NEW ORLEANS — It provided one of the most memorable images of the city underwater after Hurricane Katrina. Efforts to revive the Circle Food Store have failed, so far. Now a prominent local developer is making a new attempt.
Walk inside Circle Food and you'll see history is making a comeback.
"It means a lot, this is a city landmark," said Sidney Torres IV.
Closed for almost two years, some wondered what it'd become. Co-owner Sidney Torres IV, says it's always been about highlighting its past.
"It was an African American owned store for a very long time and a lot of people had issues with me buying it and being part of buying it," he said. "I want to show everyone that it doesn't matter about that. We're going to give great service and we're going to honor the history of what was here before."
It's your typical market, with features like a bakery, butcher, fresh fruit and vegetables and more. It also will have a deli where people can sit and eat in if they'd like. There'll also be sweets stand where ice cream will be sold, an urgent care and a pharmacy. Look closer though, and you'll see some New Orleans flair including original signage and lanterns that mark each checkout. But it's those who'll be helping you that's the real story.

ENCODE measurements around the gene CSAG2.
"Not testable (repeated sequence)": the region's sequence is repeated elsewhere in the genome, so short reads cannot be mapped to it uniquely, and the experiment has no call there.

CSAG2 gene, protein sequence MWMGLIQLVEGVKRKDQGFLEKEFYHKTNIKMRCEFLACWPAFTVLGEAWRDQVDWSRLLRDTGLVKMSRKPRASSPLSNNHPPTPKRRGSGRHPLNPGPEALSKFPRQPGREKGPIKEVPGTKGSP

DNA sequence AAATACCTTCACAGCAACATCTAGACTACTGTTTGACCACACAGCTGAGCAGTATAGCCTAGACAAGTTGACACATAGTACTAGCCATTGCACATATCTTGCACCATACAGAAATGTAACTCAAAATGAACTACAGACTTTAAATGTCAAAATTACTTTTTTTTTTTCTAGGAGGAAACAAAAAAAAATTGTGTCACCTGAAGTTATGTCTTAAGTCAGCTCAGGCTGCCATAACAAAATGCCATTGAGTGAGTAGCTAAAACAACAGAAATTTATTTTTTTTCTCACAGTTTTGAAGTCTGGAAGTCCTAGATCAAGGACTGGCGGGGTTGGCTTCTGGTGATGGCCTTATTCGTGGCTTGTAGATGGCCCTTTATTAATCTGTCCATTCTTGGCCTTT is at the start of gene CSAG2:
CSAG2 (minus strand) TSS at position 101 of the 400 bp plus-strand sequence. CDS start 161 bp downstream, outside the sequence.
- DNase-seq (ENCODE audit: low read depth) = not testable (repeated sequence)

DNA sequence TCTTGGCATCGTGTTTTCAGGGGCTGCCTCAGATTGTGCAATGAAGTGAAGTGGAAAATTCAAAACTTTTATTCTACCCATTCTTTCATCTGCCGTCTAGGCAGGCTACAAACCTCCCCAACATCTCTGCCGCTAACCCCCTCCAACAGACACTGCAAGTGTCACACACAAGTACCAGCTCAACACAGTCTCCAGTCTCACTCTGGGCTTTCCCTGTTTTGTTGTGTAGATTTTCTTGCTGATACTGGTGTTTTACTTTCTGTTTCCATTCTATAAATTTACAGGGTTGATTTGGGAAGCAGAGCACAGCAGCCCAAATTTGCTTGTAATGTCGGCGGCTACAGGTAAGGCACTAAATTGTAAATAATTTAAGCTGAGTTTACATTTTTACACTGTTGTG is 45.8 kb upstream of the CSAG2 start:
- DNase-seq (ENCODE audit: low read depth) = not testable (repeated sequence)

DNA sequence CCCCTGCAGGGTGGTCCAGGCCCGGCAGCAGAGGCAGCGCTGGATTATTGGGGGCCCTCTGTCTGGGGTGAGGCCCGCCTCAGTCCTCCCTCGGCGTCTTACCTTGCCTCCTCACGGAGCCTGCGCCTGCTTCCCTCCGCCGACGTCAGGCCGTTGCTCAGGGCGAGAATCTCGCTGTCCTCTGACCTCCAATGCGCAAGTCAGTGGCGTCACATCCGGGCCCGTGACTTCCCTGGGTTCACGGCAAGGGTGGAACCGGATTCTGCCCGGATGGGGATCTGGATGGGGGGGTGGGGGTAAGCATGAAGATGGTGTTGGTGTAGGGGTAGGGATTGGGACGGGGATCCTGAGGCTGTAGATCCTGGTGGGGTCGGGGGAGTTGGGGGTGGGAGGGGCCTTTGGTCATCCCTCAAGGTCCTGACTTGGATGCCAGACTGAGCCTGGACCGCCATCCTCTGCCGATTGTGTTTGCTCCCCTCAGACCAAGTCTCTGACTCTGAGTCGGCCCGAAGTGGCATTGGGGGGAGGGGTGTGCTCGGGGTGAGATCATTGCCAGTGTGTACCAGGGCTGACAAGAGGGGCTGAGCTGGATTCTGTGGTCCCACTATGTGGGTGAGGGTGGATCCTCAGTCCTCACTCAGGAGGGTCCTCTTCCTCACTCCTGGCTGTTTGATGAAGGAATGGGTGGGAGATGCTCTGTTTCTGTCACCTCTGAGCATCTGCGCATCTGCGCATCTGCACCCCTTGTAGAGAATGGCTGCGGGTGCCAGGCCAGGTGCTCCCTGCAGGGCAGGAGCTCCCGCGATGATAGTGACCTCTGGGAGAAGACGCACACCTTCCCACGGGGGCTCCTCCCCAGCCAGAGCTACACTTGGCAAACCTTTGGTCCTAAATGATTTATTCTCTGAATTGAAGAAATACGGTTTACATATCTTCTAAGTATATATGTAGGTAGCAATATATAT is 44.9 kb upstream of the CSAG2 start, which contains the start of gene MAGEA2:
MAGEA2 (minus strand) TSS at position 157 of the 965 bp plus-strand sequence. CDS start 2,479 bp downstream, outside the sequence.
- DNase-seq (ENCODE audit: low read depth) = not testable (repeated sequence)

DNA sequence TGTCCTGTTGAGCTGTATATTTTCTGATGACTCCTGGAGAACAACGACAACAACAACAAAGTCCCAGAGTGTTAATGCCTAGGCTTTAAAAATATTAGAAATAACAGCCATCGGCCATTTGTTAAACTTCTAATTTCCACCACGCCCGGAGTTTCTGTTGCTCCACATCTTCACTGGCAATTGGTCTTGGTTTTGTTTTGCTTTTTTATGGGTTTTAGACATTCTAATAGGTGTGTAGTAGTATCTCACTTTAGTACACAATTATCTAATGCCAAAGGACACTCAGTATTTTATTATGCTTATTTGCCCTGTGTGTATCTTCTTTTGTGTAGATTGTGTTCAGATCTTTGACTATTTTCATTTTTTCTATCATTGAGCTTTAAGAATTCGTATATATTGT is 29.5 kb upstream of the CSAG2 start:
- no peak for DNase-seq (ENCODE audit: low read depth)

"I always say it's going to be the circle but the circle on steroids," Torres added. "And we're partnering with individuals who used to work here as a kid, who's fathers used to work here, and now they're going to be owners of their business here."
"It's coming all the way full circle," said Rustin Henry.
Henry says remembers coming to the store when he was younger. He also worked at the store after graduating from pharmacy school. He describes Circle Food as home.
"This is a labor of love because not only is it an opportunity to serve an underserved community but also my father was the first African American pharmacist hired at the Circle Food Store," Henry said. "I came up with the Circle and to see it now, it's the most unique mix of old and new I've ever seen."
We asked him what his father would say about the updates to the store, and he said his father would think it's fantastic.
And as the doors get ready to open, he and many others involved hope neighbors will enjoy the work that's gone into making this city gem shine even brighter.
"Just the stories you hear and just the stories I've heard over the years and being a kid, coming around the store and growing up close around here so it meant a lot to me to be part of bringing back this beautiful landmark and experience back to New Orleans and this neighborhood," said Torres.
A soft opening is tentatively scheduled for February 15th, the public is invited.